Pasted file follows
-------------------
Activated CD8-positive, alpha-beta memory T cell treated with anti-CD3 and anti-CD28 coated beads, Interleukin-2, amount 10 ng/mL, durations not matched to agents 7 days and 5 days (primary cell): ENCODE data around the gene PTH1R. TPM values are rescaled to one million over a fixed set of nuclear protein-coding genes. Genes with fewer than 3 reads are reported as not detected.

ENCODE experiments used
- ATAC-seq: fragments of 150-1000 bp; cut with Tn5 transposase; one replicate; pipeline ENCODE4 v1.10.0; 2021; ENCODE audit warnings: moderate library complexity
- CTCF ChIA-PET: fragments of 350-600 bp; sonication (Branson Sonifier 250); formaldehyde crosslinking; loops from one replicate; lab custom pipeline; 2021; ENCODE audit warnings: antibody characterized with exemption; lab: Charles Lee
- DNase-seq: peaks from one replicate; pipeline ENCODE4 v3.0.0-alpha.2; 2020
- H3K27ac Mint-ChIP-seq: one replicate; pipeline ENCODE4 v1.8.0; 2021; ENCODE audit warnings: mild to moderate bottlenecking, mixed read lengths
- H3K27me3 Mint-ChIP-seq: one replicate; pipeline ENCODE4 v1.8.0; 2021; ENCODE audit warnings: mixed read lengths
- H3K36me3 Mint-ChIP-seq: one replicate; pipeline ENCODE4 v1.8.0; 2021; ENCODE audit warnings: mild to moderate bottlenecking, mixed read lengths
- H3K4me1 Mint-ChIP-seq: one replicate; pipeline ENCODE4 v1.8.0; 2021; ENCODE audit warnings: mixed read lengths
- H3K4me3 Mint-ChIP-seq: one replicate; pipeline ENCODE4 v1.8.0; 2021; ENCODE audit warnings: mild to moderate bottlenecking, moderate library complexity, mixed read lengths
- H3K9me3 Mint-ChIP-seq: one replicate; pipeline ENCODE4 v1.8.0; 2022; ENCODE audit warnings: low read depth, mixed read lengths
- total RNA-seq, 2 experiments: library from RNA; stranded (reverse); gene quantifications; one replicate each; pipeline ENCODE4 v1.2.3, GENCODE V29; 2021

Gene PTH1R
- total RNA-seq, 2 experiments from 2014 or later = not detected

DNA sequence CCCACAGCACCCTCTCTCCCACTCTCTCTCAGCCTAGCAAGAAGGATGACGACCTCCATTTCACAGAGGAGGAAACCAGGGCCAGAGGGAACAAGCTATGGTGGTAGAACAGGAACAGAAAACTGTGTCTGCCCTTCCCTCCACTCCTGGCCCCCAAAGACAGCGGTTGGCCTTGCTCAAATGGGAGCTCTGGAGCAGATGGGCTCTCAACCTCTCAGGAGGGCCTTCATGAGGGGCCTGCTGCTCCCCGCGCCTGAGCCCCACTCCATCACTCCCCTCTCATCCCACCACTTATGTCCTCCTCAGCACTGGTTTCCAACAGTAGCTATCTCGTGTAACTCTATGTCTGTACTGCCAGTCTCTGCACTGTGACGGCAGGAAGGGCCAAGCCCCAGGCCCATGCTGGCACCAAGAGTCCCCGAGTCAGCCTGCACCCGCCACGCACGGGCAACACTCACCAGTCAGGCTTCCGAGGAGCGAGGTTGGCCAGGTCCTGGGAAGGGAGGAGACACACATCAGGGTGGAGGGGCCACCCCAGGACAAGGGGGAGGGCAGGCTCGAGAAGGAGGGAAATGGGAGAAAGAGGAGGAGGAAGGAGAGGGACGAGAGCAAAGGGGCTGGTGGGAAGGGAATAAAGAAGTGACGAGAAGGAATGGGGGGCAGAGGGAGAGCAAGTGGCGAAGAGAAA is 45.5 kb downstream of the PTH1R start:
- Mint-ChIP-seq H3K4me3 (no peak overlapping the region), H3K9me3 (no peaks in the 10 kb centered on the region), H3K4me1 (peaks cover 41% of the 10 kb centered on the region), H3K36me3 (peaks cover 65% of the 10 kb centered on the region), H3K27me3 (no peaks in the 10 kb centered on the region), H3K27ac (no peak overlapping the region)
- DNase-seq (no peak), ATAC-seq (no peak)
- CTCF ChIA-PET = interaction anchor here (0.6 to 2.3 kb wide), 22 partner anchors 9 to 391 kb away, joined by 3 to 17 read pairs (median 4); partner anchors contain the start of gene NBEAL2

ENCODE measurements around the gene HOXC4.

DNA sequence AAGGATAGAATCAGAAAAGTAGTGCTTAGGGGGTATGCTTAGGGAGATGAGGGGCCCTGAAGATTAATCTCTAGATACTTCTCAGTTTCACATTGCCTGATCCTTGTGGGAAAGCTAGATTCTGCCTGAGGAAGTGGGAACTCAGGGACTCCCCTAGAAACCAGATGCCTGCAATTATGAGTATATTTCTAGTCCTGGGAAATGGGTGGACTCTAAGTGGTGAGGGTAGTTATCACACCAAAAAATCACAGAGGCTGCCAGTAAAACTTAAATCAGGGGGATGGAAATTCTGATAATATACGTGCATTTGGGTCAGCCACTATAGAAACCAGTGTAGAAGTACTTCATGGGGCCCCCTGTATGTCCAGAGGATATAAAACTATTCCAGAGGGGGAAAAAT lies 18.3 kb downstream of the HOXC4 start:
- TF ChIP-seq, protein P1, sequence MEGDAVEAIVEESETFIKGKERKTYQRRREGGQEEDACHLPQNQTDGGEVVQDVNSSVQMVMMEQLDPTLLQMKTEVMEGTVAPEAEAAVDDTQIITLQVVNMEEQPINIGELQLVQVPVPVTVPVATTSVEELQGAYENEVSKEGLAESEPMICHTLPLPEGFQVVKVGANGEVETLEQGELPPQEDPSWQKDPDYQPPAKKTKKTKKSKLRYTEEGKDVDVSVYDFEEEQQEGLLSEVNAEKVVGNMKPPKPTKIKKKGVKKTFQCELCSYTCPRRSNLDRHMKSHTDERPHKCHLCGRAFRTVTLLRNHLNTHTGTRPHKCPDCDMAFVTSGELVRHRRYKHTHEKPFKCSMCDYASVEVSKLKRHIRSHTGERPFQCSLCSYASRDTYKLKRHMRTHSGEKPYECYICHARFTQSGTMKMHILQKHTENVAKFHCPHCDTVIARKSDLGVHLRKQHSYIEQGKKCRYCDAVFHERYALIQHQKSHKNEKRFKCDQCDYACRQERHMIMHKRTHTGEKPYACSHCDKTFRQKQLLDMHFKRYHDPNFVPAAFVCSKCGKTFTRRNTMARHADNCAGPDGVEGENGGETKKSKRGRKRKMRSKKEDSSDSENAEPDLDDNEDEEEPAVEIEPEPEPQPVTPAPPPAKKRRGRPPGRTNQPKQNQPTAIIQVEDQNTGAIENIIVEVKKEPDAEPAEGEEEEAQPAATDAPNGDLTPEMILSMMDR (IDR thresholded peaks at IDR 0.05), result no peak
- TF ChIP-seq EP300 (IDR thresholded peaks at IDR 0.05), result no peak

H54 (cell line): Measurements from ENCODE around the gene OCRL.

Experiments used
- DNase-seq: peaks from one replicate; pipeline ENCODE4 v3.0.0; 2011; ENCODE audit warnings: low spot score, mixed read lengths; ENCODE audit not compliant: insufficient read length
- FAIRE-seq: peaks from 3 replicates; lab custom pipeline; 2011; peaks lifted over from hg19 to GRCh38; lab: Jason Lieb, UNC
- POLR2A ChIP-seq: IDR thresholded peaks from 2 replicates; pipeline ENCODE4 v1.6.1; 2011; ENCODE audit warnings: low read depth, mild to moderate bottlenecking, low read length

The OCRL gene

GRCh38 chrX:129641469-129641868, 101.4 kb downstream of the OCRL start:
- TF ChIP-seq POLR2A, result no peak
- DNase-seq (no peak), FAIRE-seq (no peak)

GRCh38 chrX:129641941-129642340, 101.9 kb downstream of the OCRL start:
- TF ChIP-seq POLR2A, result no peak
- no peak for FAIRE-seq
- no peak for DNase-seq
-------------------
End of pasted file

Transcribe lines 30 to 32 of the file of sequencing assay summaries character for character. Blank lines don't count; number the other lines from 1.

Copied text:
- TF ChIP-seq POLR2A, result no peak
- DNase-seq (no peak), FAIRE-seq (no peak)

GRCh38 chrX:129641941-129642340, 101.9 kb downstream of the OCRL start: